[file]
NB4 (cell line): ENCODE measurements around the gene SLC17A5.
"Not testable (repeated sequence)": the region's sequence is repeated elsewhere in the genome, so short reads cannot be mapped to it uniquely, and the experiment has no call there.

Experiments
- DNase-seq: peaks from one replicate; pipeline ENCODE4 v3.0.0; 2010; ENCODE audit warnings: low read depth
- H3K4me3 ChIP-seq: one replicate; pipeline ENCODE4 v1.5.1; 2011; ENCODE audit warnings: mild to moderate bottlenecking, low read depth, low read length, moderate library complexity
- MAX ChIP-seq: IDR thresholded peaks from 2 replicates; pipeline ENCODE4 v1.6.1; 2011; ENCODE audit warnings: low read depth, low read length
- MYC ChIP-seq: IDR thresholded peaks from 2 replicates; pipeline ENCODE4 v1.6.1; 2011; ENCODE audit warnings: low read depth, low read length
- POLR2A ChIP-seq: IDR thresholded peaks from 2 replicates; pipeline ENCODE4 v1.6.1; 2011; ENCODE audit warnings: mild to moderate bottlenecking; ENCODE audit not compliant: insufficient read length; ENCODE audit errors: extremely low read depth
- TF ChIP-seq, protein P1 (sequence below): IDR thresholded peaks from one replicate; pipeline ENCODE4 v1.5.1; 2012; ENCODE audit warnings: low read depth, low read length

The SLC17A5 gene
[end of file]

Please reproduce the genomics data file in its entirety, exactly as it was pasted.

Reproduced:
NB4 (cell line): ENCODE measurements around the gene SLC17A5.
"Not testable (repeated sequence)": the region's sequence is repeated elsewhere in the genome, so short reads cannot be mapped to it uniquely, and the experiment has no call there.

Experiments
- DNase-seq: peaks from one replicate; pipeline ENCODE4 v3.0.0; 2010; ENCODE audit warnings: low read depth
- H3K4me3 ChIP-seq: one replicate; pipeline ENCODE4 v1.5.1; 2011; ENCODE audit warnings: mild to moderate bottlenecking, low read depth, low read length, moderate library complexity
- MAX ChIP-seq: IDR thresholded peaks from 2 replicates; pipeline ENCODE4 v1.6.1; 2011; ENCODE audit warnings: low read depth, low read length
- MYC ChIP-seq: IDR thresholded peaks from 2 replicates; pipeline ENCODE4 v1.6.1; 2011; ENCODE audit warnings: low read depth, low read length
- POLR2A ChIP-seq: IDR thresholded peaks from 2 replicates; pipeline ENCODE4 v1.6.1; 2011; ENCODE audit warnings: mild to moderate bottlenecking; ENCODE audit not compliant: insufficient read length; ENCODE audit errors: extremely low read depth
- TF ChIP-seq, protein P1 (sequence below): IDR thresholded peaks from one replicate; pipeline ENCODE4 v1.5.1; 2012; ENCODE audit warnings: low read depth, low read length

The SLC17A5 gene